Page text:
The buses that shuttle San Francisco tech workers to and from their Silicon Valley jobs each day have been blamed for displacing longtime residents. In a heartbreaking twist, the drivers of those buses are paid so little that they, too, have been priced out of San Francisco — and some of them must live in their cars.
An investigation by the San Francisco Chronicle spoke with drivers from Compass Transportation, which shuttles workers for Apple, Zynga, eBay, Yahoo, PayPal and Genentech, among other companies. Some drivers are paid as little as $US18/hour, often working double shifts but not getting paid for the time in-between when they can really only hang out in a parking lot. Few can afford the rents near the shuttle route, and living further away from San Francisco would mean an added commute of several hours each way, so many drivers choose to live in their cars instead.
"Right now I have a lot of financial obligations to take care of before I can even think of getting a place to live," said one driver, who transports Apple employees from San Francisco to Cupertino. The driver, who asked to remain anonymous for fear of retaliation, has been sleeping in the backseat of his Subaru for months, saving up to pay for health care related expenses and other bills.
In a follow-up piece also by Wendy Lee, tech companies responded to the criticism, saying, of course they're all working to make things better. Apparently the 180 drivers have unionized and submitted a proposed contract to Compass, but the company has not agreed to their terms yet. But the real problem is tech companies outsourcing these kinds of jobs — driver, janitors, cooks — to these outside companies that don't have to offer their employees the same wages or often quite generous benefits.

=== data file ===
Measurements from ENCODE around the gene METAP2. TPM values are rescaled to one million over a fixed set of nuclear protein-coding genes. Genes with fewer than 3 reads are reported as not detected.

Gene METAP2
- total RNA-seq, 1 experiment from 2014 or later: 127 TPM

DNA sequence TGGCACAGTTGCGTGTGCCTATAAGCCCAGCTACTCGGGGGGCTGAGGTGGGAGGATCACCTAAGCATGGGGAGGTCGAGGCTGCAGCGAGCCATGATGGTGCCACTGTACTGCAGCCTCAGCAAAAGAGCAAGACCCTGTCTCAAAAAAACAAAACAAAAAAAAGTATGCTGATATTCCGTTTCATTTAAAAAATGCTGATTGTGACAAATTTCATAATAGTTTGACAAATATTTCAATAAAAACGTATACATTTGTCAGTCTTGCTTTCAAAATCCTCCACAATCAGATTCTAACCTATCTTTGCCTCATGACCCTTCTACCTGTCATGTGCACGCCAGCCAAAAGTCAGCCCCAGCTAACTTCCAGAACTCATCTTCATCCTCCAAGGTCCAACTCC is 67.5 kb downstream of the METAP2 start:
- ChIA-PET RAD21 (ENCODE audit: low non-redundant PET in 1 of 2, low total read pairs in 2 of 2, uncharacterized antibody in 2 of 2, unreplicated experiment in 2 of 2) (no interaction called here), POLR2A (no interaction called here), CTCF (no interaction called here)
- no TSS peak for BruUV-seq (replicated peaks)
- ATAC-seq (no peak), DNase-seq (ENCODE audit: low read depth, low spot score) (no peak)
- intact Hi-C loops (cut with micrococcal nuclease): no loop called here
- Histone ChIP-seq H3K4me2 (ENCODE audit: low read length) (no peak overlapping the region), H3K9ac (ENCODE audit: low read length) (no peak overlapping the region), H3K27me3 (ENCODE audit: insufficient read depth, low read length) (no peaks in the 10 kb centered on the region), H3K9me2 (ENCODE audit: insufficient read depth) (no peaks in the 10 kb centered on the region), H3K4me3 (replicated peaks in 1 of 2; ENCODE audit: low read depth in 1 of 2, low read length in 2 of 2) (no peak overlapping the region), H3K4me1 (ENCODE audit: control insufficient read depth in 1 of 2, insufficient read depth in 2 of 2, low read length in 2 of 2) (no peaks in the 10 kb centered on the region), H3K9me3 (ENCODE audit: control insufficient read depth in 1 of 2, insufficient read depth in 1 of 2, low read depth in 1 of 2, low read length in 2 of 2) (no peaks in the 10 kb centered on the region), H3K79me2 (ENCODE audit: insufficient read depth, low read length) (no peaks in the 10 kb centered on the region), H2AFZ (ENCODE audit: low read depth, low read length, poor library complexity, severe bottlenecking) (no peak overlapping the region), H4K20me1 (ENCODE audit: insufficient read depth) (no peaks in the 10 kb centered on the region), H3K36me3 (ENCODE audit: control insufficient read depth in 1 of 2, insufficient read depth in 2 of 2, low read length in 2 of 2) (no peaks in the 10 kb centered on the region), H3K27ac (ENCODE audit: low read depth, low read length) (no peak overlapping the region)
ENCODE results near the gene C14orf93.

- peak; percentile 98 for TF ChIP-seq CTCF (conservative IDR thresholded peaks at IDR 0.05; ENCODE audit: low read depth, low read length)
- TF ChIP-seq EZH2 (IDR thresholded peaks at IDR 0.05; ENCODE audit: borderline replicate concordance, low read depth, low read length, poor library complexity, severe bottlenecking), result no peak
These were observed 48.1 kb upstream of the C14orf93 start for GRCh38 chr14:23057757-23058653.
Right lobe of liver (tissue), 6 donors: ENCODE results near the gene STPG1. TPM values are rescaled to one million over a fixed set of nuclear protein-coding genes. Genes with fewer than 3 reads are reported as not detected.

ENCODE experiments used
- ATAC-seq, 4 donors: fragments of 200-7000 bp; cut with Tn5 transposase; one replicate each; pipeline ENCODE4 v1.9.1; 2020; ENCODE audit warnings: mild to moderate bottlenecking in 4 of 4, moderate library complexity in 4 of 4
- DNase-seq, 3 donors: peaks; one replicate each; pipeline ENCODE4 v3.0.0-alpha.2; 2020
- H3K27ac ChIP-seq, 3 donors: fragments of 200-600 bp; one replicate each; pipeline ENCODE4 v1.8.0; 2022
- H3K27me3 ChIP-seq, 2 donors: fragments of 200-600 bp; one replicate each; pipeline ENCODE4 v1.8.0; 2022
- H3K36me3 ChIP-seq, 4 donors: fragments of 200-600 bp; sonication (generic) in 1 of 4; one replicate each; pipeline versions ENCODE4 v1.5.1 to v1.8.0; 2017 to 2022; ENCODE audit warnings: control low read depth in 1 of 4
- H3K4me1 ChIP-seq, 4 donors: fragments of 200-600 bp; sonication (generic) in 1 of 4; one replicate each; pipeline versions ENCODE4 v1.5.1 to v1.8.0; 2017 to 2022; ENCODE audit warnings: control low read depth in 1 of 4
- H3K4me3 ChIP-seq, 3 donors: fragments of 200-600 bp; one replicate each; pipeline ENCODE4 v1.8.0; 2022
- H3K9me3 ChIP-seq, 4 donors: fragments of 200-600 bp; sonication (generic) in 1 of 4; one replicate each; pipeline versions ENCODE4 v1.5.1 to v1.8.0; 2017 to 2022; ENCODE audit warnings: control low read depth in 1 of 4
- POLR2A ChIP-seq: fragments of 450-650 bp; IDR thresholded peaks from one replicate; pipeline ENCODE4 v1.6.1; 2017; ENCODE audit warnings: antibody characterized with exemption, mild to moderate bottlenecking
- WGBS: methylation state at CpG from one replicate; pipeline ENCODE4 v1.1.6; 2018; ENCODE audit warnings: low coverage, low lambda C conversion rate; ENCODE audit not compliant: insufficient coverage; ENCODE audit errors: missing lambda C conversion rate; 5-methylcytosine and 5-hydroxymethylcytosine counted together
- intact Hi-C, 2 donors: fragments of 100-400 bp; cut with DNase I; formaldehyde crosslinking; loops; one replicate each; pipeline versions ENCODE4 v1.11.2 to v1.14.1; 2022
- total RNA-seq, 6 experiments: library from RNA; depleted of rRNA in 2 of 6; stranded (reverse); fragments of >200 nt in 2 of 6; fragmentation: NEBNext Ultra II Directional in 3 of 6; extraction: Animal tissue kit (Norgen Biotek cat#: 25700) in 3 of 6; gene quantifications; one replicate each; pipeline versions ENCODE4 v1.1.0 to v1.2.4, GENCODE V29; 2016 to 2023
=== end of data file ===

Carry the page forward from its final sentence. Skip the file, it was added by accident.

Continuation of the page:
Although plenty of people refer to the tech buses as "Google buses," Google has been one of the most progressive leaders in this area, hiring their drivers on as Google employees and giving them full benefits. Facebook uses a competitor to Compass named Loop Transportation and has been extremely proactive in getting that company to offer better salaries and benefits — sometimes paying the differences in salary if Loop could not.
Of course, another solution would be for these tech companies to work together and invest in building a more robust public transit system which would easily help anyone in the San Francisco region get to a job in Cupertino, not just their own employees.
Hey Apple, maybe instead of a car, how about designing a self-driving bus?